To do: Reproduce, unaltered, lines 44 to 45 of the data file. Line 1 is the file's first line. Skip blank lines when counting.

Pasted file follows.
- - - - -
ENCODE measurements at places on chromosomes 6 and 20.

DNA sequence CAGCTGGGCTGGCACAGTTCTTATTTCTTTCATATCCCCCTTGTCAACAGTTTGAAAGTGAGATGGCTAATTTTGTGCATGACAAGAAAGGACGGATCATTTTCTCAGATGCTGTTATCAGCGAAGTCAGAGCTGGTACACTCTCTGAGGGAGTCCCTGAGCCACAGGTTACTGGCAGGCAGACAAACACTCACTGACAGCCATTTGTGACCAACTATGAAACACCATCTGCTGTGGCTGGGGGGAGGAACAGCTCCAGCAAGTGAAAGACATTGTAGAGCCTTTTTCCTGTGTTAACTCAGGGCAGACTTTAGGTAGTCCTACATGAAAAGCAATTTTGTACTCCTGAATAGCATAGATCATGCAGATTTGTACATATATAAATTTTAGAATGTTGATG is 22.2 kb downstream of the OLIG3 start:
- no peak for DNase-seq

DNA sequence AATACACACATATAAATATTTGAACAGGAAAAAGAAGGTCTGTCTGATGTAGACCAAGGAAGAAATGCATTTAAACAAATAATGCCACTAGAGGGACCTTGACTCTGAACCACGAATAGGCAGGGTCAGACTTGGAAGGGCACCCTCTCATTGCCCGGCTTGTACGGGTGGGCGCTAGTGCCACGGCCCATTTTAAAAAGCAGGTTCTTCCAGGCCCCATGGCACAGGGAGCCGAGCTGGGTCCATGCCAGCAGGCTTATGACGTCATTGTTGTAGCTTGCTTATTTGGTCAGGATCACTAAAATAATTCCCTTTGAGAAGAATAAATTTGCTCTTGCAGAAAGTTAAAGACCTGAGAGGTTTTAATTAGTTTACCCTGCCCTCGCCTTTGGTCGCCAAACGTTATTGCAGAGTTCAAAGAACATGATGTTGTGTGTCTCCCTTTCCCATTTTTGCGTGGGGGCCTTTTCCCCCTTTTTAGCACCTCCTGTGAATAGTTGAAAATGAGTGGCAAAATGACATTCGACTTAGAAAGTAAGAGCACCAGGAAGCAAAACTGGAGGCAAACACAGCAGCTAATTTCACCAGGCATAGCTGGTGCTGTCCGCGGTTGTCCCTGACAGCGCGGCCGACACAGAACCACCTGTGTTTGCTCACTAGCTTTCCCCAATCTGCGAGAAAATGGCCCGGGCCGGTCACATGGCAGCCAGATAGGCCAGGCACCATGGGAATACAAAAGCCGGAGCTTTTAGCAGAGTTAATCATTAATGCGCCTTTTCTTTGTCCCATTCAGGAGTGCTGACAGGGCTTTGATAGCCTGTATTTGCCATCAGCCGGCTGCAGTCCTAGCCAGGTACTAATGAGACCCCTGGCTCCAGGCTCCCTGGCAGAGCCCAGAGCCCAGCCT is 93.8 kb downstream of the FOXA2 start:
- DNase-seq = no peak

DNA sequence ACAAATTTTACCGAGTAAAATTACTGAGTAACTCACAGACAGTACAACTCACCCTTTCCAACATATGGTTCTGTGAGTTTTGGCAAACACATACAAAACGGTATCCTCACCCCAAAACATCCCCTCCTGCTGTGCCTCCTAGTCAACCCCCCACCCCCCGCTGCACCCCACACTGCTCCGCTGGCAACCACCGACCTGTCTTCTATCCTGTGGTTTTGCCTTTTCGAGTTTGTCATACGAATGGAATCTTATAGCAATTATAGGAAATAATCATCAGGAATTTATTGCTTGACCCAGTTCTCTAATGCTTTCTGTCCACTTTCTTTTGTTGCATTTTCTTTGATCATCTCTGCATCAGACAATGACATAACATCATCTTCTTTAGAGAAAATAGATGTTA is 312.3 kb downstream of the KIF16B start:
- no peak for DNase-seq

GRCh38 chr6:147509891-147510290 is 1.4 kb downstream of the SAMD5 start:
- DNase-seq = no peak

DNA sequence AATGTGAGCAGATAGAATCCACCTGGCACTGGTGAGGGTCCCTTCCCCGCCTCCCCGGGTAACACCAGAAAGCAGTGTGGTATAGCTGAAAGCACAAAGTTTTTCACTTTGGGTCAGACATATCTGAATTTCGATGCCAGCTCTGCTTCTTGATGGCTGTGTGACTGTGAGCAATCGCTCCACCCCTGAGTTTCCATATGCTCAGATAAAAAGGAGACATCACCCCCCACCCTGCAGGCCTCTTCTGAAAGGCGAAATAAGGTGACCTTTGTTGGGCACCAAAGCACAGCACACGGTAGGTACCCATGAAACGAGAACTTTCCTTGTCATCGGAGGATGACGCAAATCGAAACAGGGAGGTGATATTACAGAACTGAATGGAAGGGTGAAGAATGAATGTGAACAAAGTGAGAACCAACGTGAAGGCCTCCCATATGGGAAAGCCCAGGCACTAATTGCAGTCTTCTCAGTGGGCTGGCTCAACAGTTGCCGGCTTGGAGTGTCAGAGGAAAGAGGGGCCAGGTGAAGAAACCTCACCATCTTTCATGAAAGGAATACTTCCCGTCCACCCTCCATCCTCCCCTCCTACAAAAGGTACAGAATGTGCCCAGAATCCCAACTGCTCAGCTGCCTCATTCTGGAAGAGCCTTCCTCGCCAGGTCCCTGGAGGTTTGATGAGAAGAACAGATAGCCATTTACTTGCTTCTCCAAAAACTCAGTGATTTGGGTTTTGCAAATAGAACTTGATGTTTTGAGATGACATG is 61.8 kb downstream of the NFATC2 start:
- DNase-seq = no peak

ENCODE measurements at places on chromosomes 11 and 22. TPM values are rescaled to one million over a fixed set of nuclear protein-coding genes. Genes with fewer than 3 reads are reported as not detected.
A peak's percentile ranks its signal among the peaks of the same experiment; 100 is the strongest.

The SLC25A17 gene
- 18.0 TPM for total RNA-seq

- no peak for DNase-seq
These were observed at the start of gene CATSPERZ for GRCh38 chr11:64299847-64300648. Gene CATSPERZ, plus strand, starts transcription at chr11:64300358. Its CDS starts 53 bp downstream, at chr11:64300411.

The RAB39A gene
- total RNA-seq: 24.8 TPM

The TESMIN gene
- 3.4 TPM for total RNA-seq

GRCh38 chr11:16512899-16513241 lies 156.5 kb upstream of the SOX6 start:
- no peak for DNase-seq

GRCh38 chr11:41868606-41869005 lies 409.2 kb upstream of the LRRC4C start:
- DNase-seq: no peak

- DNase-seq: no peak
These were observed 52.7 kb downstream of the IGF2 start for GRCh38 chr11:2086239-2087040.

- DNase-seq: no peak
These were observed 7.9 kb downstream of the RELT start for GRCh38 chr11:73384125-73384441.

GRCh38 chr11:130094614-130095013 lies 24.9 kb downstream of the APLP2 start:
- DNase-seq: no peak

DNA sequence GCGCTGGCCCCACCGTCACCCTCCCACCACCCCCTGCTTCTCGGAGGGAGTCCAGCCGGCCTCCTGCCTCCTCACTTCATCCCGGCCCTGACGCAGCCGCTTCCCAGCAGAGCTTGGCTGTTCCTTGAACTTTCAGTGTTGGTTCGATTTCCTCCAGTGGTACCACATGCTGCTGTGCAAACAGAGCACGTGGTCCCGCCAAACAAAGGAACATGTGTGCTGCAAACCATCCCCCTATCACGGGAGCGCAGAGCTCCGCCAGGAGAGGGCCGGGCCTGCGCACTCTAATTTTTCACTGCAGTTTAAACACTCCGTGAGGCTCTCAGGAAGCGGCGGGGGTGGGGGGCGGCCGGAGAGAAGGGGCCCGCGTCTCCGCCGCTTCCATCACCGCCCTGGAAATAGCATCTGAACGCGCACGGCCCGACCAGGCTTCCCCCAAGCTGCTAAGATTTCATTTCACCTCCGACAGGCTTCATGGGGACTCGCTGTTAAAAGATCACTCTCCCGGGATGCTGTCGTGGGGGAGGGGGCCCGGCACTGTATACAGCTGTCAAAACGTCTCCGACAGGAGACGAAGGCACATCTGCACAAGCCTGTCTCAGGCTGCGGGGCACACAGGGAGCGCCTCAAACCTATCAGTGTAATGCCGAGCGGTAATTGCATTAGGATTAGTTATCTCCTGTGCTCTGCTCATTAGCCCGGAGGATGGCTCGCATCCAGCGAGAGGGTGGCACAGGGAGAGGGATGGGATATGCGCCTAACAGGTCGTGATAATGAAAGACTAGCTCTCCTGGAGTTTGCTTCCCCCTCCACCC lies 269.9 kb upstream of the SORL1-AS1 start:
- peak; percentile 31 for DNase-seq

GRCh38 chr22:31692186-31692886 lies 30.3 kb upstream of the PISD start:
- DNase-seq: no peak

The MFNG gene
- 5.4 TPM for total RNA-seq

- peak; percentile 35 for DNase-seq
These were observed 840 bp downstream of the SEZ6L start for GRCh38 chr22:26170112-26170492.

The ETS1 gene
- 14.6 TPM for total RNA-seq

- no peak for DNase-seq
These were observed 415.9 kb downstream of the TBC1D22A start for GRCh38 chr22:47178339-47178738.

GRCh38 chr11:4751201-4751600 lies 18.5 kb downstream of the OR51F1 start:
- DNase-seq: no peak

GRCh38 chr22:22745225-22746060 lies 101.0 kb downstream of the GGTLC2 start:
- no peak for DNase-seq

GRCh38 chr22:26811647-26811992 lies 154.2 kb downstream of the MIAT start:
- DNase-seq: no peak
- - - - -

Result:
GRCh38 chr11:4751201-4751600 lies 18.5 kb downstream of the OR51F1 start:
- DNase-seq: no peak